The Local Care Record (Bromley, Lambeth and Southwark) and Connect Care (Bexley, Greenwich and Lewisham) systems have been linked, connecting 15,000 care professionals across six boroughs. This means relevant information about you can be safely shared between the staff who need it across the whole of south east London. No matter where you receive care in south east London, the staff looking after you will have the most up-to-date information when they need it.
For example, if you live in Lewisham but are receiving treatment from Guy’s and St Thomas’ NHS Foundation Trust, your records are immediately available to the staff looking after you or making the referral.
How does this help with my care?
- You won’t have to tell your story to lots of different professionals.
- You will have fewer unnecessary appointments and tests.
- Transfer of care between services will be smoother.
- Care records are available immediately online.
- Delays in care and treatment will be reduced.
Can I access my health records?
Yes, with very rare exceptions (such as where the member(s) of staff caring for you believe this would cause serious physical or mental harm to you or anyone else).
If you would like to see your health records you can ask the clinician who is treating you, or another member of staff.
If you would like a copy of your health records, please complete the access to records request form (Word 81Kb) and send it to the below address or email it to email@example.com.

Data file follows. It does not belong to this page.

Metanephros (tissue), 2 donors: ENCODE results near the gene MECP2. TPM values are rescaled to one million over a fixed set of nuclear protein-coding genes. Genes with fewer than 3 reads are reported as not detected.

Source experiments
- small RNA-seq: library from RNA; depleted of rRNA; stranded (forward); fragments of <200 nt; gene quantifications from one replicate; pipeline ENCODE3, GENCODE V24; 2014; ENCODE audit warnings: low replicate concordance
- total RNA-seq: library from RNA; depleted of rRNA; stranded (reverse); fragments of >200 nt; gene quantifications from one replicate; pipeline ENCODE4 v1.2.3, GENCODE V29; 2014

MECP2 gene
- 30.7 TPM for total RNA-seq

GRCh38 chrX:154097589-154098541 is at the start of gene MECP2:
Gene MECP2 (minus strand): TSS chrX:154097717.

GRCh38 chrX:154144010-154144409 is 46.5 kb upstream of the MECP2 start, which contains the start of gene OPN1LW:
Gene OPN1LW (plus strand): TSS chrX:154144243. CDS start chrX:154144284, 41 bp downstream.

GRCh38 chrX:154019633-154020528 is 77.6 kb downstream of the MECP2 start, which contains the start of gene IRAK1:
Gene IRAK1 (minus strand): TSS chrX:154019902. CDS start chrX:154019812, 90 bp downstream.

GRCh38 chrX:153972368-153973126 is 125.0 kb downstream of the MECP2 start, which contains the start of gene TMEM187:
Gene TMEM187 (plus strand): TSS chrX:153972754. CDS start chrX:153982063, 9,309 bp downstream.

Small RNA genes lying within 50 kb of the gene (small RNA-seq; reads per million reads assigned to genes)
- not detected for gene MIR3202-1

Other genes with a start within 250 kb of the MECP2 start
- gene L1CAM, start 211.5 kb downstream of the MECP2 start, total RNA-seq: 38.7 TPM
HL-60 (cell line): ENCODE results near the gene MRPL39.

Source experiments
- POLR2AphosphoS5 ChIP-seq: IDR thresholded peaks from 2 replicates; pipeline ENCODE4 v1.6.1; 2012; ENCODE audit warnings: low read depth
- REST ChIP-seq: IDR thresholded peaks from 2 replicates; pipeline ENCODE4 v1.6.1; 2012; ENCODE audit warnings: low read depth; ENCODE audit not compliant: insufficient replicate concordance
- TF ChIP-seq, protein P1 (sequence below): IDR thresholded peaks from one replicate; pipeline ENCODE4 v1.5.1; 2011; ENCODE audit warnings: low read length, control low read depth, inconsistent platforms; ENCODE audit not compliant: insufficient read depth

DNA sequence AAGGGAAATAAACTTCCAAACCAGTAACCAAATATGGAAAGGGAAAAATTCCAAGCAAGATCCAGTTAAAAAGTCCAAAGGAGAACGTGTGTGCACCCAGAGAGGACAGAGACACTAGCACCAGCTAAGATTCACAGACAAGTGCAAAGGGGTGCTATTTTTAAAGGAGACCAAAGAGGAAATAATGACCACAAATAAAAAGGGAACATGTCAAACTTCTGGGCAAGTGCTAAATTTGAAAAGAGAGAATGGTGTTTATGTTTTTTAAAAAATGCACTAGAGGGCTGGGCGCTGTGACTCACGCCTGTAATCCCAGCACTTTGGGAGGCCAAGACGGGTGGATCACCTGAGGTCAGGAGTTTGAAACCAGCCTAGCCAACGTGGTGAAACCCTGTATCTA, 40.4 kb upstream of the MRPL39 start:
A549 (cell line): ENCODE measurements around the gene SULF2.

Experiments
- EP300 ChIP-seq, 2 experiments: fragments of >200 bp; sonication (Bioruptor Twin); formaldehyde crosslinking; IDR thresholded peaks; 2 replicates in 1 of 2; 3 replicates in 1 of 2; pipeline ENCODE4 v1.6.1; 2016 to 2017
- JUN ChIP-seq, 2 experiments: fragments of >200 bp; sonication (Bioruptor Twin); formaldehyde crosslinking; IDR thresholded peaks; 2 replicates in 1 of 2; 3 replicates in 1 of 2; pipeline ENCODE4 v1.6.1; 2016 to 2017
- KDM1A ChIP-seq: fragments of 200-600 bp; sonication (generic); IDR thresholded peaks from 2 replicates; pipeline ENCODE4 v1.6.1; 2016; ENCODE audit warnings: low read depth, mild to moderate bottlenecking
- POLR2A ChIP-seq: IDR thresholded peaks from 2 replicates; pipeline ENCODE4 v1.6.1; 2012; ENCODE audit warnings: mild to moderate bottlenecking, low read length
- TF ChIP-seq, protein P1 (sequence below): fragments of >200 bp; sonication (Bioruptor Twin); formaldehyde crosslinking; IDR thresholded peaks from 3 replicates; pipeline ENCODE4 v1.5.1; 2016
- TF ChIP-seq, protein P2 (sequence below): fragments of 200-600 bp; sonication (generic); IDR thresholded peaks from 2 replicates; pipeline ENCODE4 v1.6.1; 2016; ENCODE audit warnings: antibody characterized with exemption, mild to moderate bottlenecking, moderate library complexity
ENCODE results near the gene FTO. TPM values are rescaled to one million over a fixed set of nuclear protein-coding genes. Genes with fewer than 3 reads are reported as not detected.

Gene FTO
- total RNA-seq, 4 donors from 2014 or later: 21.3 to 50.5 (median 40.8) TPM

St Thomas' Hospital
Westminster Bridge Road
London SE1 7EH
Tel: 020 7188 7525
Is there a charge?
Where we process data about you, you can request to receive a copy of the data free of charge. In some circumstances a fee may be charged, for example if repeated requests are made.
Under the Data Protection Act 2018 we are required to keep your health records secure.
Every member of staff working for, or with the NHS, has an individual duty to keep your information confidential. We will only share it with other organisations in strict accordance with the law and where this will help us in providing high quality care.
See our leaflet How we use and protect your health information (PDF 35Kb) for more information.
The national data opt-out
The national data opt-out was introduced for the health and social care system on 25 May 2018. It gives people more control over how their confidential patient information is used for research and planning purposes. Find out more about confidential patient information on the NHS website.
NHS Trusts are required to be compliant with the national data opt-out policy by March 2020.
What is the national data opt-out?